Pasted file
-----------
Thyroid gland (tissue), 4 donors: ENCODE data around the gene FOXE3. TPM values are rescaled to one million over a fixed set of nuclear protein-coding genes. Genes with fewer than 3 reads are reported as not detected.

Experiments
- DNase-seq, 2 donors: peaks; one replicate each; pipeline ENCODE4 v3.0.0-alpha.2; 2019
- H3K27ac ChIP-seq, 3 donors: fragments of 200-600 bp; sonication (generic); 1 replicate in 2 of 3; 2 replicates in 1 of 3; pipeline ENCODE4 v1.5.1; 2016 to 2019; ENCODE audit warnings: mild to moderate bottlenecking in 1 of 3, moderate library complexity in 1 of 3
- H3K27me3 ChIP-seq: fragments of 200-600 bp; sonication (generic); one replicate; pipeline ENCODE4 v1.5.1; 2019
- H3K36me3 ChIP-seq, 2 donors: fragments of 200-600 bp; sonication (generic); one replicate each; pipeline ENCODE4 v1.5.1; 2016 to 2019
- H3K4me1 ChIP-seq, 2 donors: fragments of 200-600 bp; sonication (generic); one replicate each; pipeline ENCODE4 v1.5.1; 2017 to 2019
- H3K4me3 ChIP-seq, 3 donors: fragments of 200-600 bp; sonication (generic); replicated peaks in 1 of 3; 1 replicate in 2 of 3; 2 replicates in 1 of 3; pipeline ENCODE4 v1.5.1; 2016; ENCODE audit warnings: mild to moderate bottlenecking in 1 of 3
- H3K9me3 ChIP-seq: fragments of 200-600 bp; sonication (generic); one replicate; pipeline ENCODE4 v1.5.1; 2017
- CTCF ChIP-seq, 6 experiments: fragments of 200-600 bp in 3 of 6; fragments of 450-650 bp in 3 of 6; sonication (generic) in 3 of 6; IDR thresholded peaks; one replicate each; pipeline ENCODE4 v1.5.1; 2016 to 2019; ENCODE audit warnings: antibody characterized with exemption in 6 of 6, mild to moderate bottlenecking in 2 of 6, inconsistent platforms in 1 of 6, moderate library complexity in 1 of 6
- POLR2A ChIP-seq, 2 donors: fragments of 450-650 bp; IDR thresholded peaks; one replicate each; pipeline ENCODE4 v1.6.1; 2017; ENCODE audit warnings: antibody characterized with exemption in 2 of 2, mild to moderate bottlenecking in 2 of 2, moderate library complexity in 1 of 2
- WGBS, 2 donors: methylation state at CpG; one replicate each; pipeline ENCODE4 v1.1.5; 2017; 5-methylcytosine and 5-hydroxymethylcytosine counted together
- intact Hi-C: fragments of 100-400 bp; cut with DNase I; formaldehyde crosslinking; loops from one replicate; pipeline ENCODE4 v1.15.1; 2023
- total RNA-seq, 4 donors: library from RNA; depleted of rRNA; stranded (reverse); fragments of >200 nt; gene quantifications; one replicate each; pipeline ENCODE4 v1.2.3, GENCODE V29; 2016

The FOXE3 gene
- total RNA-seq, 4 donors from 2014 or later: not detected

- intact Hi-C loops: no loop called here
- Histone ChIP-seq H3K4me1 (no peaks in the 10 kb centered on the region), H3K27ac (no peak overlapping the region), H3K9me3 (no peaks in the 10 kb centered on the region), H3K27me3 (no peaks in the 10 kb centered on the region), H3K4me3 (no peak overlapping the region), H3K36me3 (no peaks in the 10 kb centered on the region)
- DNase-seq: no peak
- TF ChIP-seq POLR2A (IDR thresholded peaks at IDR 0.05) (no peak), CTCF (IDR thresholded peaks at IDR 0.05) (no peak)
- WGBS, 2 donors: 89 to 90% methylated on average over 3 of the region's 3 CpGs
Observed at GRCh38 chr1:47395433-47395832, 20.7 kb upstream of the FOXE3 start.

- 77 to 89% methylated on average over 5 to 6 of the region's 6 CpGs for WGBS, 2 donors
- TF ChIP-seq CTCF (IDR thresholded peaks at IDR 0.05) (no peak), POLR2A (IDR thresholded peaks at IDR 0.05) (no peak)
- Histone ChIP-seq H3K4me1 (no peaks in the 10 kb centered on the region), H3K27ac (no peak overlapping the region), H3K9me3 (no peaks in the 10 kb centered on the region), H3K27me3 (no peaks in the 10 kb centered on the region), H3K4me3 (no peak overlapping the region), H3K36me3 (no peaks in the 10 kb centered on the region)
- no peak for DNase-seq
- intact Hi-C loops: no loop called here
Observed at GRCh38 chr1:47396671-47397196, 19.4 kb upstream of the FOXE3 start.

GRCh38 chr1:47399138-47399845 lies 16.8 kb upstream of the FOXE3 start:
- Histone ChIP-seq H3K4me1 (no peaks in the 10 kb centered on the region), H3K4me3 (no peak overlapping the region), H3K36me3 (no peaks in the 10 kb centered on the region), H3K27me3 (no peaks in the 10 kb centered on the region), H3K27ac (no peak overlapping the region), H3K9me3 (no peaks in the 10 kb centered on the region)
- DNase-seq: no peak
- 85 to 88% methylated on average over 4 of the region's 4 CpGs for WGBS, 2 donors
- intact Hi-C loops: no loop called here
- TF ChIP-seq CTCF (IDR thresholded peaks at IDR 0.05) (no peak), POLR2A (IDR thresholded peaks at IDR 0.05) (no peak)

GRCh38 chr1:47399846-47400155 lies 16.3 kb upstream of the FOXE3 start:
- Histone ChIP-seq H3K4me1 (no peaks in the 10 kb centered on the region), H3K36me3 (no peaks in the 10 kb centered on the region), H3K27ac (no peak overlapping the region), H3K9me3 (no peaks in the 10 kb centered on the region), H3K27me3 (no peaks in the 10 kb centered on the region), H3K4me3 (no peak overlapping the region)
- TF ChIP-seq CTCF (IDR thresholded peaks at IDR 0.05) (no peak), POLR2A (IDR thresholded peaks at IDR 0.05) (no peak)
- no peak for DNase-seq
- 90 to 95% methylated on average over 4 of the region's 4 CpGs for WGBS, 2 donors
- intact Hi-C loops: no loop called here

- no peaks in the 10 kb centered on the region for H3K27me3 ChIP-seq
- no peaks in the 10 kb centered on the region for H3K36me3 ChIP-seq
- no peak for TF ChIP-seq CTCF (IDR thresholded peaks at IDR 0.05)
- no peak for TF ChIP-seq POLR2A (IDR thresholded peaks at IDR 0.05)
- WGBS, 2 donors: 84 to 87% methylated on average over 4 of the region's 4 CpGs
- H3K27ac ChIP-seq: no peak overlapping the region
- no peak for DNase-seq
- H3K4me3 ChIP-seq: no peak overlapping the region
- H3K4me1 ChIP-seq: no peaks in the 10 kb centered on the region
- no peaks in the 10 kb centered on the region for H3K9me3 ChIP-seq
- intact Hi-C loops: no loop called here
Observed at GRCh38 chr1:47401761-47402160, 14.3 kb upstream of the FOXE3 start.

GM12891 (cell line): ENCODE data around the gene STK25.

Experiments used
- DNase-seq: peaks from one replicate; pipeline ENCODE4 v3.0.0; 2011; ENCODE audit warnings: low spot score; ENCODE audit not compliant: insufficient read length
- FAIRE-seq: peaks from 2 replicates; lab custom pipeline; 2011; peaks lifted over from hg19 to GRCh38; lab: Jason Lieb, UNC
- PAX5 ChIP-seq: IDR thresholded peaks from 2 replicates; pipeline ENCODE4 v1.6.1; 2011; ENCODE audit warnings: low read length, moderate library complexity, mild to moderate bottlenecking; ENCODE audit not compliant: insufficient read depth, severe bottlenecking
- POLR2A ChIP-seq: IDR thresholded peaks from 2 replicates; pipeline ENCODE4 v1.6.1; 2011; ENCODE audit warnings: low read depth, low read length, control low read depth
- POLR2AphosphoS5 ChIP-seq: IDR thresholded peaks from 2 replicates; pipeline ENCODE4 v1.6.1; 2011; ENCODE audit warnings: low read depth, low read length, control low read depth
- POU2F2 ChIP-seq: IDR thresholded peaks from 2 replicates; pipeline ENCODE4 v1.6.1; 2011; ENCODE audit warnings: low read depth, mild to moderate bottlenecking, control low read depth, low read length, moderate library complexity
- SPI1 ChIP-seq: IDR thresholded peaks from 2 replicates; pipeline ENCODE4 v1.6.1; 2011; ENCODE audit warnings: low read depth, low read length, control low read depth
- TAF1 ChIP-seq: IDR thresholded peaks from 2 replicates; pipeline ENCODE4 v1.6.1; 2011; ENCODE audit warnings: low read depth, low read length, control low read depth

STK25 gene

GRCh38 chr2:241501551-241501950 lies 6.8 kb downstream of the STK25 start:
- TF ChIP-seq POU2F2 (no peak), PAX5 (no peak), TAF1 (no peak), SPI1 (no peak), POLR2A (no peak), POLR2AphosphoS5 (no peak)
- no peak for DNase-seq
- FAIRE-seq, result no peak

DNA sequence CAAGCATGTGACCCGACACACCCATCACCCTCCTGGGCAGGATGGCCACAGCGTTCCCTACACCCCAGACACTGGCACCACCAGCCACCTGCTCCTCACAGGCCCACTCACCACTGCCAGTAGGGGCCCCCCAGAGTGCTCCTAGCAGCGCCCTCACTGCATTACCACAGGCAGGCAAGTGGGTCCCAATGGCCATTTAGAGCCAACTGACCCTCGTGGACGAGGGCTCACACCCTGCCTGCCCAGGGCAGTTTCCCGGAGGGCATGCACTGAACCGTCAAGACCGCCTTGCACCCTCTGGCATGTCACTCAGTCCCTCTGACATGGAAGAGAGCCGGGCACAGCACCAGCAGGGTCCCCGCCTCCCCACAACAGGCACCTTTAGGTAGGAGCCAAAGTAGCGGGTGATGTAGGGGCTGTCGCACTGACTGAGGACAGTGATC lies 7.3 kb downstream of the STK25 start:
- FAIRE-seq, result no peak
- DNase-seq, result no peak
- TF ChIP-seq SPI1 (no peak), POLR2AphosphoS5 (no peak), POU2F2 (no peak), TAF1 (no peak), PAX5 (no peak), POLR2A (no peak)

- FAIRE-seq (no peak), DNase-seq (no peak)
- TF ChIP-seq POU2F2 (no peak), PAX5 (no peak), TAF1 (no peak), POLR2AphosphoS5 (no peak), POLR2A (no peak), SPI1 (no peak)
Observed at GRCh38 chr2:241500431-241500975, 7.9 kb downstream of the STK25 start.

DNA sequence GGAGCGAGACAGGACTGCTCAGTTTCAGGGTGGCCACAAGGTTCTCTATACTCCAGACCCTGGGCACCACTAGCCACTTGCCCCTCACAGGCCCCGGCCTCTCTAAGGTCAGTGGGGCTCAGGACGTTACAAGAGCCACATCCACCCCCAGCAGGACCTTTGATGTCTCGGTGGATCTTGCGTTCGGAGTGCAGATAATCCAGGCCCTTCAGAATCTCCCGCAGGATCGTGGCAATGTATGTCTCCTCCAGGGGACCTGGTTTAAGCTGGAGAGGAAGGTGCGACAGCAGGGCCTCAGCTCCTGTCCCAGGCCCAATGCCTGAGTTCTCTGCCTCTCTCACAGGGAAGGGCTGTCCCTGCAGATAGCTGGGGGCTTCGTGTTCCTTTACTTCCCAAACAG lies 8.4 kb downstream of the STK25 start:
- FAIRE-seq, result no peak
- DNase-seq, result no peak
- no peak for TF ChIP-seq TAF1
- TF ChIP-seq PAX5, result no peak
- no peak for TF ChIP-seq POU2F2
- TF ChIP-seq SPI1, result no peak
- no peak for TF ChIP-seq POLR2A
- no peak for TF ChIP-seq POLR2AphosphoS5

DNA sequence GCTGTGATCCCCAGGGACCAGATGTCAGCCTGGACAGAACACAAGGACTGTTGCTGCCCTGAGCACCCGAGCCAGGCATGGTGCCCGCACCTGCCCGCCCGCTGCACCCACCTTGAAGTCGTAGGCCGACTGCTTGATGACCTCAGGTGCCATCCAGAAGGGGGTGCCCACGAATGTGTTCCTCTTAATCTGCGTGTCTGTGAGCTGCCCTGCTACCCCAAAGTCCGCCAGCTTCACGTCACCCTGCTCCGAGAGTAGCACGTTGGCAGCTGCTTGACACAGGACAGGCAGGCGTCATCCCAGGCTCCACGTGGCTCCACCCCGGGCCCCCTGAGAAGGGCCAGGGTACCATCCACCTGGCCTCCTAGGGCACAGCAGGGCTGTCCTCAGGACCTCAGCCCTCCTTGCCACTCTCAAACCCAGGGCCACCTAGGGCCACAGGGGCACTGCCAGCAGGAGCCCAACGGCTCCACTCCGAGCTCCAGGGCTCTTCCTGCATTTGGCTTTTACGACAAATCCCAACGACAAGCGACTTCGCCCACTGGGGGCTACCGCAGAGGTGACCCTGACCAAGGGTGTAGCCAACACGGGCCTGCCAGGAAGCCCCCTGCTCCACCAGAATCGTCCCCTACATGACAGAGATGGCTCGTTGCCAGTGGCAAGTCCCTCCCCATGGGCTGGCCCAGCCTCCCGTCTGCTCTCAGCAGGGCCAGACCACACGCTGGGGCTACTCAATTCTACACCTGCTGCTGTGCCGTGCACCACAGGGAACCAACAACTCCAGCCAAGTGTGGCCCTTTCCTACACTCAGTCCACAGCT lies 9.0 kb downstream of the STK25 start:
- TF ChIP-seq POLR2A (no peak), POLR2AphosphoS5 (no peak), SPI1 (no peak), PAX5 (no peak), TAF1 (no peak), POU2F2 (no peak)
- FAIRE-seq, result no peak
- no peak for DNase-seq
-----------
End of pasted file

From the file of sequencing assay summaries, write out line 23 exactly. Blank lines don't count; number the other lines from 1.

- 77 to 89% methylated on average over 5 to 6 of the region's 6 CpGs for WGBS, 2 donors